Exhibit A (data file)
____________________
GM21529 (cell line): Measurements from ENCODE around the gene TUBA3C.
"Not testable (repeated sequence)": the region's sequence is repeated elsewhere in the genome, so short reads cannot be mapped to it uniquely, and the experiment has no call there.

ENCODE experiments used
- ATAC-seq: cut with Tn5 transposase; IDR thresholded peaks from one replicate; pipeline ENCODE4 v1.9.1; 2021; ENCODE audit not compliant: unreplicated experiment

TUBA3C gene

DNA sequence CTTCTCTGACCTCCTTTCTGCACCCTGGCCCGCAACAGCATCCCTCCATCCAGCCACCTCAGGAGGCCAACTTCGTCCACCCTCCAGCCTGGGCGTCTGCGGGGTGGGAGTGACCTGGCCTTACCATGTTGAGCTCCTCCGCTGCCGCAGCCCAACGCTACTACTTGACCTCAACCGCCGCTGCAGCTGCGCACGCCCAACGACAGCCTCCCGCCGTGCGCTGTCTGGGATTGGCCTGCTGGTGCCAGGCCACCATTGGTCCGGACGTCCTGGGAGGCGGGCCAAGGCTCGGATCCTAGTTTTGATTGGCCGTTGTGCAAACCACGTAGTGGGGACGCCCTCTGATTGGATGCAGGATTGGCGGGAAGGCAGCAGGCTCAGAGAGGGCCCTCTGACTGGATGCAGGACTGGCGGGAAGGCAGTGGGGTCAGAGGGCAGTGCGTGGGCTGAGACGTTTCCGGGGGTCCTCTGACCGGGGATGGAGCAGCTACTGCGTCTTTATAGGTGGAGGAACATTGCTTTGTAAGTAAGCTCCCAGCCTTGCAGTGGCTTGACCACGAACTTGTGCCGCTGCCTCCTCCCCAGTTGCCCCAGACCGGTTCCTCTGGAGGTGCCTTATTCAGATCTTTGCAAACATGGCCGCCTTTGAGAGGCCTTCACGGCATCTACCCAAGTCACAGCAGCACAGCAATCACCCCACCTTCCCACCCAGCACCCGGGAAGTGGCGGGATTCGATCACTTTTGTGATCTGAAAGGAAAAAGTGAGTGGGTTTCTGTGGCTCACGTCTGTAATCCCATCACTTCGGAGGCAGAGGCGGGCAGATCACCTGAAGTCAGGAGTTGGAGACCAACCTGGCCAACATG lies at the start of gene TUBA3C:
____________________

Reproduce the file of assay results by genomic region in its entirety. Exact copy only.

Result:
GM21529 (cell line): Measurements from ENCODE around the gene TUBA3C.
"Not testable (repeated sequence)": the region's sequence is repeated elsewhere in the genome, so short reads cannot be mapped to it uniquely, and the experiment has no call there.

ENCODE experiments used
- ATAC-seq: cut with Tn5 transposase; IDR thresholded peaks from one replicate; pipeline ENCODE4 v1.9.1; 2021; ENCODE audit not compliant: unreplicated experiment

TUBA3C gene

DNA sequence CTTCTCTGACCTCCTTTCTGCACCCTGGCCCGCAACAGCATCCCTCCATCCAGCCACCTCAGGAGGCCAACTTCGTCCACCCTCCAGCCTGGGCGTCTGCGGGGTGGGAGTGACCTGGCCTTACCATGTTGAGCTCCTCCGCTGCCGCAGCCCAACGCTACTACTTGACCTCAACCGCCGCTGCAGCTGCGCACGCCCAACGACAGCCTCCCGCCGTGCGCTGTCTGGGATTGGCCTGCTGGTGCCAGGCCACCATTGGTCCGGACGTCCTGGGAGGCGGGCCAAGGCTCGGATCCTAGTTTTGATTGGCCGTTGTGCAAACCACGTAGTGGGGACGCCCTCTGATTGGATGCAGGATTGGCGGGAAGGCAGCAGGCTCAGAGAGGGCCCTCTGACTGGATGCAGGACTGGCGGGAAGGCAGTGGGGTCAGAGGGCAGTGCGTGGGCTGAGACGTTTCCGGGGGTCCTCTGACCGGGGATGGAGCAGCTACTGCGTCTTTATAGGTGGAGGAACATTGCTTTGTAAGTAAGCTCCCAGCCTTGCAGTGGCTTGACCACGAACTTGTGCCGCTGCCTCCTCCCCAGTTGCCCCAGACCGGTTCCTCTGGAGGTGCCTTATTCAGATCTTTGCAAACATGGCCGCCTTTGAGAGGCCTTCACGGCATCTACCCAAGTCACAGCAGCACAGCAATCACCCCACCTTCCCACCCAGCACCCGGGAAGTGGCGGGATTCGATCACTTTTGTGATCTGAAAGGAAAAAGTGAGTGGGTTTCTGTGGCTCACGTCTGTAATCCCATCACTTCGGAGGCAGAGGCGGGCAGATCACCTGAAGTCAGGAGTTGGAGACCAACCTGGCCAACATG lies at the start of gene TUBA3C: